The article doesn’t state how much money is being sent down the rat hole to develop these new technologies, but, regardless of the amount involved, this is such a colossal waste that I don’t know whether to laugh or punch the fake rhino head on the wall.

The U.S. Environmental Protection Agency is still on a holy crusade against “global warming” by reducing carbon dioxide emissions, despite the fact that the anthropogenic global warming (AGW) theory has been repeatedly exposed as a sham.   As a result, precious time, money, talent and resources are being directed towards solving a “problem” that doesn’t exist.

The Left wants to talk about stimulating the economy, but what about the stimulative effect of lowering the cost of electricity to businesses and consumers?  Imagine the effect of simply eliminating the EPA’s carbon dioxide emission standards on the generation of electricity?  This is the sort of thing that should be high on Romney’s to-do list in January 2013.

Savage Religious Beliefs: The Abuse Of Women

BY Herschel Smith
5 years ago

Fresh from a sermon today where the pastor said, “Don’t you ever strike a woman and call yourself a Christian” (a statement with which I heartily agree), we read this:

A shot rings out, but the burqa-clad woman sitting on the rocky ground does not respond.

The man pointing a rifle at her from a few feet away lets loose another round, but still there is no reaction.

He fires a third shot, and finally the woman slumps backwards.

But the man fires another shot.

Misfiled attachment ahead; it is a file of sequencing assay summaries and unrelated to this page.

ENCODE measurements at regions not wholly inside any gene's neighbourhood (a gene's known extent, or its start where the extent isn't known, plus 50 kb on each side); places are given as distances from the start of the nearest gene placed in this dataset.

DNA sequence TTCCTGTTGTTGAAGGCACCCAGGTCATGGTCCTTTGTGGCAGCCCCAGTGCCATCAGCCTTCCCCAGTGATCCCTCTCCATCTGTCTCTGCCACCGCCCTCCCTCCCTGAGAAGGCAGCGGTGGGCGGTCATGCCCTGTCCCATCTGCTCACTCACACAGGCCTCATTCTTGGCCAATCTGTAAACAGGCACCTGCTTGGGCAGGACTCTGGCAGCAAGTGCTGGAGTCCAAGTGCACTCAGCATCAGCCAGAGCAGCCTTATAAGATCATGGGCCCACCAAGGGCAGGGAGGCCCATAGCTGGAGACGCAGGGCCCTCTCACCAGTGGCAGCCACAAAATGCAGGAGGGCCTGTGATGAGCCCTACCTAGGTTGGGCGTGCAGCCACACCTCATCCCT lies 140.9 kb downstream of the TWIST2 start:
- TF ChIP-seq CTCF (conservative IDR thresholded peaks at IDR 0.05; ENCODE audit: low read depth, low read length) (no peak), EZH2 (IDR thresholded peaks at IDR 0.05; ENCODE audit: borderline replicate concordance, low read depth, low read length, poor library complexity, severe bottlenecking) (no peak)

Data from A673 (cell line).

And another. And another.

Nine shots in all.

Around him, dozens of men on a hillside cheer: “God is great!”

Officials in Afghanistan, where the amateur video was filmed, believe the woman was executed because two Taliban commanders had a dispute over her, according to the governor of the province where the killing took place.

Both apparently had some kind of relationship with the woman, said Parwan province governor Abdul Basir Salangi.

“In order to save face,” they accused her of adultery, Salangi said.

Then they “faked a court to decide about the fate of this woman and in one hour, they executed the woman,” he added.

Both Taliban commanders were subsequently killed by a third Taliban commander, Salangi said.

“We went there to investigate and we are still looking for people who were involved in this brutal act,” he said.

It is not clear from the video when it was filmed.

The killing took place in the village of Qimchok, not far north of the capital Kabul.

Just as troubling is the fact that this occurred not far from the so-called capital of Afghanistan.  And was it ever really in doubt what would happen if we failed to kill the enemy before withdrawing from Afghanistan?

Repealing ObamaCare is Not Enough: Applying the Free Market to Health Care

BY Glen Tschirgi
5 years ago

Hat Tip Instapundit

This opinion piece by Keith Hennessey in The Wall Street Journal is full of good sense and seemingly sound strategy: